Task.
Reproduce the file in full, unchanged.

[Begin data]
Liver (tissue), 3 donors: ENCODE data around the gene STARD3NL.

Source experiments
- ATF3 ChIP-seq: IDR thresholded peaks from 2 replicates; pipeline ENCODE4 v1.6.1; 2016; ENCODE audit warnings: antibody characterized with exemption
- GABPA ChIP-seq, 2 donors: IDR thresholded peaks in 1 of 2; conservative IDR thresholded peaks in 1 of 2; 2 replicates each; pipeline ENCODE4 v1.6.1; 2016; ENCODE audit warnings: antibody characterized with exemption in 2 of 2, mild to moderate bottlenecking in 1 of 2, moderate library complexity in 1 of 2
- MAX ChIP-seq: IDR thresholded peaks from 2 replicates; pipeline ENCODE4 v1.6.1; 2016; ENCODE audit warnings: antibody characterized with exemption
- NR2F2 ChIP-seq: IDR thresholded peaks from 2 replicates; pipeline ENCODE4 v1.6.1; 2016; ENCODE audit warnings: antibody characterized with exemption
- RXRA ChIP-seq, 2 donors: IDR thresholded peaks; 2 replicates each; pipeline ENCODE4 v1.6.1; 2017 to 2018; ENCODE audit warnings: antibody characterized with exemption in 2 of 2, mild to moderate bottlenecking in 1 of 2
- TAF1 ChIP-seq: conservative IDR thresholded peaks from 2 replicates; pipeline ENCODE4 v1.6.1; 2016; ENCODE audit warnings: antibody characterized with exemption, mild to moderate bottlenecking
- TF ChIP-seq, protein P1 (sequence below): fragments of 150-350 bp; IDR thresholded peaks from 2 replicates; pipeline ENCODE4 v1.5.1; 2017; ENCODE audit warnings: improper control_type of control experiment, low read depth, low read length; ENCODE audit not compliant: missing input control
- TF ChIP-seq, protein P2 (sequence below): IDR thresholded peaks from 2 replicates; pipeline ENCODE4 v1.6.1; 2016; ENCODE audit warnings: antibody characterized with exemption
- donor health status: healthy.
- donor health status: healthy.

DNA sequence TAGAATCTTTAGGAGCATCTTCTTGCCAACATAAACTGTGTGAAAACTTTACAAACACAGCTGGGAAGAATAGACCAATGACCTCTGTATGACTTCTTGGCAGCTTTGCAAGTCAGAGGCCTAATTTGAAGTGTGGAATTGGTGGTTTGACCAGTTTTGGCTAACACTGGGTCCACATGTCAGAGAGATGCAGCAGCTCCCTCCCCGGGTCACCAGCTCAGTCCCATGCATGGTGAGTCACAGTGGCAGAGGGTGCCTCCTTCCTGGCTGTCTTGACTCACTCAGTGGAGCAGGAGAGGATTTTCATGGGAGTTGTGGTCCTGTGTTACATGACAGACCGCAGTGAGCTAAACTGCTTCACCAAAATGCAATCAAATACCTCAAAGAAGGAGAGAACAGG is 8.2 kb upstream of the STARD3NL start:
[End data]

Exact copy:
Liver (tissue), 3 donors: ENCODE data around the gene STARD3NL.

Source experiments
- ATF3 ChIP-seq: IDR thresholded peaks from 2 replicates; pipeline ENCODE4 v1.6.1; 2016; ENCODE audit warnings: antibody characterized with exemption
- GABPA ChIP-seq, 2 donors: IDR thresholded peaks in 1 of 2; conservative IDR thresholded peaks in 1 of 2; 2 replicates each; pipeline ENCODE4 v1.6.1; 2016; ENCODE audit warnings: antibody characterized with exemption in 2 of 2, mild to moderate bottlenecking in 1 of 2, moderate library complexity in 1 of 2
- MAX ChIP-seq: IDR thresholded peaks from 2 replicates; pipeline ENCODE4 v1.6.1; 2016; ENCODE audit warnings: antibody characterized with exemption
- NR2F2 ChIP-seq: IDR thresholded peaks from 2 replicates; pipeline ENCODE4 v1.6.1; 2016; ENCODE audit warnings: antibody characterized with exemption
- RXRA ChIP-seq, 2 donors: IDR thresholded peaks; 2 replicates each; pipeline ENCODE4 v1.6.1; 2017 to 2018; ENCODE audit warnings: antibody characterized with exemption in 2 of 2, mild to moderate bottlenecking in 1 of 2
- TAF1 ChIP-seq: conservative IDR thresholded peaks from 2 replicates; pipeline ENCODE4 v1.6.1; 2016; ENCODE audit warnings: antibody characterized with exemption, mild to moderate bottlenecking
- TF ChIP-seq, protein P1 (sequence below): fragments of 150-350 bp; IDR thresholded peaks from 2 replicates; pipeline ENCODE4 v1.5.1; 2017; ENCODE audit warnings: improper control_type of control experiment, low read depth, low read length; ENCODE audit not compliant: missing input control
- TF ChIP-seq, protein P2 (sequence below): IDR thresholded peaks from 2 replicates; pipeline ENCODE4 v1.6.1; 2016; ENCODE audit warnings: antibody characterized with exemption
- donor health status: healthy.
- donor health status: healthy.

DNA sequence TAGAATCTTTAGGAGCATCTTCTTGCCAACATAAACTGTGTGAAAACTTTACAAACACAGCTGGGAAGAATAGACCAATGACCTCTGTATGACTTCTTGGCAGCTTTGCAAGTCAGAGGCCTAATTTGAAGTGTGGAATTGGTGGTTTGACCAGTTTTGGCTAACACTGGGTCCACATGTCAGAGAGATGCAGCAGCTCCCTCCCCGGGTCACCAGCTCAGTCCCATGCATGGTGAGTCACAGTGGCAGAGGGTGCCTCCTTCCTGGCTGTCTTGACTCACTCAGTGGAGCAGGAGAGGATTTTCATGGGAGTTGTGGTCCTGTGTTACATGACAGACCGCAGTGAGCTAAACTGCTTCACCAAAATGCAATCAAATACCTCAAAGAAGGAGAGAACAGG is 8.2 kb upstream of the STARD3NL start: